Sukamulya villagers' resistance to eviction from their homes and productive agricultural land is recognized as one of Indonesia's key land rights struggles. The article includes a recent video of construction the airport amidst the farmland, and a video capturing just over a minute's coverage of the teargassing by police. The video below shows villagers gathered in the paddy fields, outnumbered by police, with the sound of teargas being fired and plumes of smoke rising in the background.

Monday, 3 April 2017

Mapping aviation expansion in Indonesia

Having long been interested in the use of digital mapping for innovative communications, integrating spatial information with text, images and other media, I took the plunge and developed the content for the Aviation Expansion in Indonesia: tourism, land struggles, economic zones and aerotropolis projects map. It includes 60 airports, operational and at various stages of construction and planning, plus two projects that have been cancelled. Land rights is a key issue and there are struggles and disputes relating to at least 25 of the airports on the map. There are many instances of state repression against people resisting eviction from their homes and farmland.

Screengrab of digital map:Aviation Expansion in Indonesia
Aviation expansion is closely intertwined with a massive government tourism drive, and several airport projects are linked with economic zones. Aerotropolis style development is planned around a number of airports, including Kulon Progo and Kertajati airports currently under construction in Java. The map was created for Global Anti-Aerotropolis Movement (GAAM) using the Storymap app, which is creating quite a buzz in the geospatial community. The national context to the information in the digital map will be explored in a forthcoming in-depth report about aviation expansion in Indonesia, which will be published by GAAM in partnership with the Third World Network (TWN).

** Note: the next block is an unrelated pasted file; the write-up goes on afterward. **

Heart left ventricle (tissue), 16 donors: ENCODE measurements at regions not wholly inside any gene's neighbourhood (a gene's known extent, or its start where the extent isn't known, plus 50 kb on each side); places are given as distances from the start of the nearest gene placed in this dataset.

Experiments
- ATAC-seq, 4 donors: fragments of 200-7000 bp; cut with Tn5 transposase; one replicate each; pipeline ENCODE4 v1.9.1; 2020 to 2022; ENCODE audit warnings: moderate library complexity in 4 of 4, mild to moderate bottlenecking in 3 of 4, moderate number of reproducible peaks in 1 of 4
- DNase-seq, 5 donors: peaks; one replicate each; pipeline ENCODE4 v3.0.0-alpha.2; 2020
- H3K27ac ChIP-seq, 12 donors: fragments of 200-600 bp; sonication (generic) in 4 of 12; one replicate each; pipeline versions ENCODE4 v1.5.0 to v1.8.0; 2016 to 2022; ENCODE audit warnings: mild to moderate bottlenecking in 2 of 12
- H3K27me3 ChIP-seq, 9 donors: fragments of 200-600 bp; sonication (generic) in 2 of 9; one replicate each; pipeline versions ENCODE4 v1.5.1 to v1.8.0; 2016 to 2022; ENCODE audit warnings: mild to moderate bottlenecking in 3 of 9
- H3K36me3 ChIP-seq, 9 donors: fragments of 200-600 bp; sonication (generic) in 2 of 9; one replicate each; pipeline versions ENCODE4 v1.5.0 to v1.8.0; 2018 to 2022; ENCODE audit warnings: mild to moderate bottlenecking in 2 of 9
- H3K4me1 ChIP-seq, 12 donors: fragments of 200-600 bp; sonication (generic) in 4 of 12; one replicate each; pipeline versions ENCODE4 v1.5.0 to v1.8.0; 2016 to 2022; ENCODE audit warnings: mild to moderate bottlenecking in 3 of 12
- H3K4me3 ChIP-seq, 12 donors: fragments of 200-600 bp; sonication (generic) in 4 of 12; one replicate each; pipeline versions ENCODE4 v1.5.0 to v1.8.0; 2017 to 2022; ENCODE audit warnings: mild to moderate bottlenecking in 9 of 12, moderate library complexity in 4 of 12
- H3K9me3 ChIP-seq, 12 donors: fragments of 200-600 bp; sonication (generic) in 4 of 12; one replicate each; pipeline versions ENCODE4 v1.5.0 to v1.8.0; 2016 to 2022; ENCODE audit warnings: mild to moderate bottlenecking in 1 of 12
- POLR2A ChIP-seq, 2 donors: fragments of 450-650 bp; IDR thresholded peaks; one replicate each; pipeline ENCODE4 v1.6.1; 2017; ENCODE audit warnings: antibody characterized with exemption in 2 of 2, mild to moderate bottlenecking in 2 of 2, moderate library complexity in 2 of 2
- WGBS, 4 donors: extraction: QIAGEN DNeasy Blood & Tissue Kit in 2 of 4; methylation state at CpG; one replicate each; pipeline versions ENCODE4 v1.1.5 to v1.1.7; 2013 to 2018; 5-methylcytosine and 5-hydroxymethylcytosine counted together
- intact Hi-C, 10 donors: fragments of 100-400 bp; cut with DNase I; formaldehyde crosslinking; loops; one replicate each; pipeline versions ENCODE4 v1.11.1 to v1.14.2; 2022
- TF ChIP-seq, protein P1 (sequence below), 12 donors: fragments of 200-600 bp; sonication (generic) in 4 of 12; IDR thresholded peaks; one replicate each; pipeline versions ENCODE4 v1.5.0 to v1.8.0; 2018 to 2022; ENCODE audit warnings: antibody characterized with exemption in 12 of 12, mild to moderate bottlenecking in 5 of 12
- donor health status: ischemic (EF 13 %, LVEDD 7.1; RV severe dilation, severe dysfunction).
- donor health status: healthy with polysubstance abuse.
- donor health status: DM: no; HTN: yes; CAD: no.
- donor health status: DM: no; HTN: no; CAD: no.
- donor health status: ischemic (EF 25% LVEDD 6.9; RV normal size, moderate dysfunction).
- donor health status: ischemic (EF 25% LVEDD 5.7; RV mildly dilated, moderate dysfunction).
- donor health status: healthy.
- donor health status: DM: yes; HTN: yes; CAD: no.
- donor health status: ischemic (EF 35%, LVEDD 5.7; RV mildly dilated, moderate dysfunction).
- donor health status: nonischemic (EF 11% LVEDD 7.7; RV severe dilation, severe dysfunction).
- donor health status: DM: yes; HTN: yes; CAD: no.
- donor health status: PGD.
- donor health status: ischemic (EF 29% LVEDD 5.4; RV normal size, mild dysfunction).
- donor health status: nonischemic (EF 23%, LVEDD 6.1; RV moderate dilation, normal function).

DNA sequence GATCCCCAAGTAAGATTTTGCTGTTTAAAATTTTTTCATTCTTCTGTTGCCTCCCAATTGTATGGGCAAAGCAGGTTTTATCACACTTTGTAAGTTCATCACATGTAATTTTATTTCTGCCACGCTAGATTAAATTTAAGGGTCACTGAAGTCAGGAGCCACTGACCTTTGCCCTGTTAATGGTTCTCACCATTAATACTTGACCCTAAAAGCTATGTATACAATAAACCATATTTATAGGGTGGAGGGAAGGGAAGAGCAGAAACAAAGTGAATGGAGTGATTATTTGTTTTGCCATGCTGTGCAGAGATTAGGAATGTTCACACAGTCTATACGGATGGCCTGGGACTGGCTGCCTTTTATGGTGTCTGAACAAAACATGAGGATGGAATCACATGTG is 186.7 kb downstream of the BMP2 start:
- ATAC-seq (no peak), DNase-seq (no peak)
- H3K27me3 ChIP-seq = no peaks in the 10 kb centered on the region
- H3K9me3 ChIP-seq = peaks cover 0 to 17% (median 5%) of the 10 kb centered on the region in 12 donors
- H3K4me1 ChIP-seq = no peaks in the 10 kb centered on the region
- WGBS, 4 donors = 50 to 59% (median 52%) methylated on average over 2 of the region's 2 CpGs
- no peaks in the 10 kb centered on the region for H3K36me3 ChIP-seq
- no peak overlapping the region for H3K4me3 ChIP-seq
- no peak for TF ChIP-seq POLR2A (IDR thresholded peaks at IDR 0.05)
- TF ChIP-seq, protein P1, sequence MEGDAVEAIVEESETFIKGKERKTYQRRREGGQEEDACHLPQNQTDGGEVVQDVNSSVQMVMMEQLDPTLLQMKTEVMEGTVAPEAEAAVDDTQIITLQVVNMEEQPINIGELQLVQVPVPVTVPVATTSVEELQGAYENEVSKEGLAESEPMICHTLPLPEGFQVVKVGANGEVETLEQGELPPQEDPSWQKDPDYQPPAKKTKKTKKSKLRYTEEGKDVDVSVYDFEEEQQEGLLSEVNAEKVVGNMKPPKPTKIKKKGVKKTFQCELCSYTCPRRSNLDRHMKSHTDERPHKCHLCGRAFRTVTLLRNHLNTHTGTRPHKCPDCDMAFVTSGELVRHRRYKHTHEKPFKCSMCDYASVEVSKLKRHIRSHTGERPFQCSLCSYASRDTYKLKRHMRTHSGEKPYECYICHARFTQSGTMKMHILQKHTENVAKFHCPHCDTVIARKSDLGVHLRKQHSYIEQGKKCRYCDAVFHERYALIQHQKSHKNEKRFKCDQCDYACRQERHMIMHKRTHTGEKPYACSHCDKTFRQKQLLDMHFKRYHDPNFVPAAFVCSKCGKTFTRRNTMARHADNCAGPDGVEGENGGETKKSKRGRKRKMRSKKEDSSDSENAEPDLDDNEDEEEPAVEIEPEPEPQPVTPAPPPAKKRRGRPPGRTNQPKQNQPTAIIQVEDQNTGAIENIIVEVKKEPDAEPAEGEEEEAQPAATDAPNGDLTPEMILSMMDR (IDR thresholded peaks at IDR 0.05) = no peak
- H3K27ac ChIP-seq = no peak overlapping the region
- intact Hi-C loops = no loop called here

Tuesday, 3 May 2016

Aerotropolis Update, Issue 3

Yet another post about aerotropolis developments, also referred to as 'airport cities'. These airport-centric developments are being planned and constructed worldwide. Here is the third issue of  'Aerotropolis Update', published by the Global Anti-Aerotropolis Movement (GAAM). The latest Update contains news of commercial and industrial development around 43 airports in 29 countries. Maps show the proposed land allocation for three projects: Nijgadh airport and aerotropolis in Nepal on an 80 square kilometre site, China-Belarus Industrial Park on a 95.5 square kilometre site adjoining Minsk Airport, and the 'Airport City Gatwick' business park on farmland to the north of one the UK's major airports.